One of the most wonderful feelings was reading a piece and identifying with it in a wholesome, soulful way. There were so many of these, and each one made it into the anthology. The most difficult part of the process was rejecting anyone, though we aimed to remain as inclusive as possible. We had a specific vision of what we wanted to include here, and we wanted the pieces to be honest and unflinching in the face of truth. We wanted a mix of essays, creative nonfiction, poetry, and we even ended up including a flash fiction piece in there. Each piece of work was selected for the truths it told in the face of such a difficult subject. Each piece touched our hearts. I will never forget a single part in this anthology. I will never forget the people who are included and their stories. They made me cry. They made me want to scream. They made me angry. Most of all, they empowered me to continue on. Anytime I faltered in the face of the project, I held them and their stories in mind and prevailed.
- Love is Love, a strong anthology that you are supporting, for the teens of LGBTQIA community, will be published next year. What do you think has been approach from the teens and others people of the community has been to the submissions?
Love_is_love anthology is a project I stumbled upon on Twitter and wanted to submit to. I love the idea behind it, and it is a wonderful, necessary creation. You can check out more about it at https://loveislovebook.weebly.com/. They are releasing this month (January), and I’m excited to be part of a collection that supports LGBTQIA teens. It’s so important that they, as well as SA survivors, feel like they are less alone. All proceeds benefit The Trevor Project. The editor and publisher, Emma Eden Ramos, is a wonderfully enthusiastic and beautiful soul. I’m honored to have my poem “love is love is love” included in the forthcoming collection and look forward to its release! Emma has been so supportive and encouraging of all her contributors, and I have a feeling this anthology will create waves of change. I love seeing more anthologies reaching out to those who need to see they aren’t alone, to feel they have a community behind them composed of many diverse voices.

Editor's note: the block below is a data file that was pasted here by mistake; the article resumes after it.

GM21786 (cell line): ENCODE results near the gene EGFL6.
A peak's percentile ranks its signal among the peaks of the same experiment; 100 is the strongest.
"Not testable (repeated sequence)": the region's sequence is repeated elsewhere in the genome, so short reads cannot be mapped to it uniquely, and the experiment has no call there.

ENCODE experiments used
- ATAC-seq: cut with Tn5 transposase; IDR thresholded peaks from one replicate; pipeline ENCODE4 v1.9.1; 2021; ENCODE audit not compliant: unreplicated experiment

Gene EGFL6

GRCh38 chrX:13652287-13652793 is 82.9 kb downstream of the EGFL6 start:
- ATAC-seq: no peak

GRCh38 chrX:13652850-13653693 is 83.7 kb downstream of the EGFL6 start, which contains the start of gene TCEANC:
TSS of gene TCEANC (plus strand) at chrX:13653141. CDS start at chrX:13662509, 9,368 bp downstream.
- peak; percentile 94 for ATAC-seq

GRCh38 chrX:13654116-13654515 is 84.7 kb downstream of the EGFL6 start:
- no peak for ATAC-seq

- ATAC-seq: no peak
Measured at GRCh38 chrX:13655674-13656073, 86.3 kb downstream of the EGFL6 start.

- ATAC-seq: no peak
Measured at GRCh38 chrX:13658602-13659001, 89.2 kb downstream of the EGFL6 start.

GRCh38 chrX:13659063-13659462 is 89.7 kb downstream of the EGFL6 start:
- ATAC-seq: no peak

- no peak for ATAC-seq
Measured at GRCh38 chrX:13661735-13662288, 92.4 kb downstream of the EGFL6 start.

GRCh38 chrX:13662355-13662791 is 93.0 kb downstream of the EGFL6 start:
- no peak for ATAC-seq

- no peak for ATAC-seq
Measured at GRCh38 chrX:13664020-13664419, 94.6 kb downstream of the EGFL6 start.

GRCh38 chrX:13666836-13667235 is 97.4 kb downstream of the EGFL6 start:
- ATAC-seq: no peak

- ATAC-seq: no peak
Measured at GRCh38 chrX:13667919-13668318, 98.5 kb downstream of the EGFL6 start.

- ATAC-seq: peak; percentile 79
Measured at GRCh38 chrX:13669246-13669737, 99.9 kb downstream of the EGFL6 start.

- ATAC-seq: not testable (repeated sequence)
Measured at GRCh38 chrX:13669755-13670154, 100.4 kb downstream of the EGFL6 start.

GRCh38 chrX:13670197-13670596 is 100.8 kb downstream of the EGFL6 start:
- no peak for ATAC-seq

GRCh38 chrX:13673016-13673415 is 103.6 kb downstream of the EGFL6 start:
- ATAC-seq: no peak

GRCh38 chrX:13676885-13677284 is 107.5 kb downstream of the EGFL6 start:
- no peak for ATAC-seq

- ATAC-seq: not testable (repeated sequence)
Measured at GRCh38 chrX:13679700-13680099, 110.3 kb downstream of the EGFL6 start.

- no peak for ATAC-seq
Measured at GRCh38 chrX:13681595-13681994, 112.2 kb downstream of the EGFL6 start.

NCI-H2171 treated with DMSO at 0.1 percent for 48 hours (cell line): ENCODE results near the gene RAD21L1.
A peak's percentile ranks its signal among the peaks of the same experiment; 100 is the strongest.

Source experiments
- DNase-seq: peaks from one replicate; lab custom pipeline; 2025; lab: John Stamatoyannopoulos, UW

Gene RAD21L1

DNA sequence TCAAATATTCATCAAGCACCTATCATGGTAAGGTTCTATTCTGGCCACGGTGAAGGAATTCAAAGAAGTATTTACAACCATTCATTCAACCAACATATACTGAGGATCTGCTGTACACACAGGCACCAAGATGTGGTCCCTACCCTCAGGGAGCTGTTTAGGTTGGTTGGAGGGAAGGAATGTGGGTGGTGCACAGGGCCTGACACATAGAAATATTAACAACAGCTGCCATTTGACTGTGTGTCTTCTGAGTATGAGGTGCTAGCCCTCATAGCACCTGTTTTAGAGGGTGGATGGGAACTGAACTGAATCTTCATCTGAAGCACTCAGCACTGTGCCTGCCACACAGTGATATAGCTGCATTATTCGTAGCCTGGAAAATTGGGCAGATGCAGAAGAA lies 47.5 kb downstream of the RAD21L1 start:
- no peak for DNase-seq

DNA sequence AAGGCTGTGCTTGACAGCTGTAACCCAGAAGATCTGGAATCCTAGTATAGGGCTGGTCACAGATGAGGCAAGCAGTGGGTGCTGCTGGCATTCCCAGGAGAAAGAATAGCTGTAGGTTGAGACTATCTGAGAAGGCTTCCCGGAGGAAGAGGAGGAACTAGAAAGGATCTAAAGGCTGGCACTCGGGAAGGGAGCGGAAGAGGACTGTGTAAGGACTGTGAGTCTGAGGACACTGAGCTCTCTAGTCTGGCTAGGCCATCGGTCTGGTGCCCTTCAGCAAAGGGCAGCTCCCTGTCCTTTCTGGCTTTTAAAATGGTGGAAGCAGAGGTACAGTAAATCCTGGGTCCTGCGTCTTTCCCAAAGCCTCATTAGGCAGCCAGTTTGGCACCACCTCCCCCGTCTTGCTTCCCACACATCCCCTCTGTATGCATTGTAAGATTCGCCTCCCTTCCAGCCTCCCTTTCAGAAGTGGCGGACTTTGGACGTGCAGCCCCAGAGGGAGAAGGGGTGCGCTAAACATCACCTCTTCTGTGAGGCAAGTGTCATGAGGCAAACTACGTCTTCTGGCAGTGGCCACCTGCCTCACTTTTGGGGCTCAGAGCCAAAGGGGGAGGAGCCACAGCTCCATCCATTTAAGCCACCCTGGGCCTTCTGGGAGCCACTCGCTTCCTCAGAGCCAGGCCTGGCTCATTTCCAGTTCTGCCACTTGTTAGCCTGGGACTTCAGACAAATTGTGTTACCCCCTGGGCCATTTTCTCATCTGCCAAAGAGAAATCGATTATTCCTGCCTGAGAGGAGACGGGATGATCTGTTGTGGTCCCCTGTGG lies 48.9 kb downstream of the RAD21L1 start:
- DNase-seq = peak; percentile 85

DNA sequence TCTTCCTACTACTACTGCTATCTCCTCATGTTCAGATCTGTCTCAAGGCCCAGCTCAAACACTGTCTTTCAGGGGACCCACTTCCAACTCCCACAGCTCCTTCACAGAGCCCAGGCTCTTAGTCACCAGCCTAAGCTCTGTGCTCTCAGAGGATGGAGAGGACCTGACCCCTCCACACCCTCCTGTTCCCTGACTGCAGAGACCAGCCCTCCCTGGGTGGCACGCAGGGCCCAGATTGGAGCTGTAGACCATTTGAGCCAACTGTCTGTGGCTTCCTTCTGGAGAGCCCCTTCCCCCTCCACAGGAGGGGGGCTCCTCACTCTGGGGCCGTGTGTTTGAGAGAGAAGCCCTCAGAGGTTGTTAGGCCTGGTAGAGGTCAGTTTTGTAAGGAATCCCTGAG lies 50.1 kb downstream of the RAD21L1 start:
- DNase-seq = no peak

On their ‘About Us’ page, it says: “Love_Is_Love is a forthcoming collection of beautiful stories, poems, personal essays, and artwork for LGBTQIA teens. With Love_Is_Love, we hope to lend support to LGBTQIA teens struggling to deal with pervasive homophobic and transphobic rhetoric that can make the world feel like a terrifying and unsafe place. All of the proceeds collected from this anthology will be donated to The Trevor Project, an organization that has been saving the lives of LGBTQIA teens since 1998. We would also like to dedicate Love_Is_Love to young adults whose lives were cut short because of bigotry, cruelty, and ignorance. Matthew Shepard, Teena Brandon, Lashai Mclean, Paige Clay, Mollie Olgin, Tiffany Gooden, Gabriel Fernandez, and countless others, you ARE ALL LOVED, MISSED, AND CHERISHED.”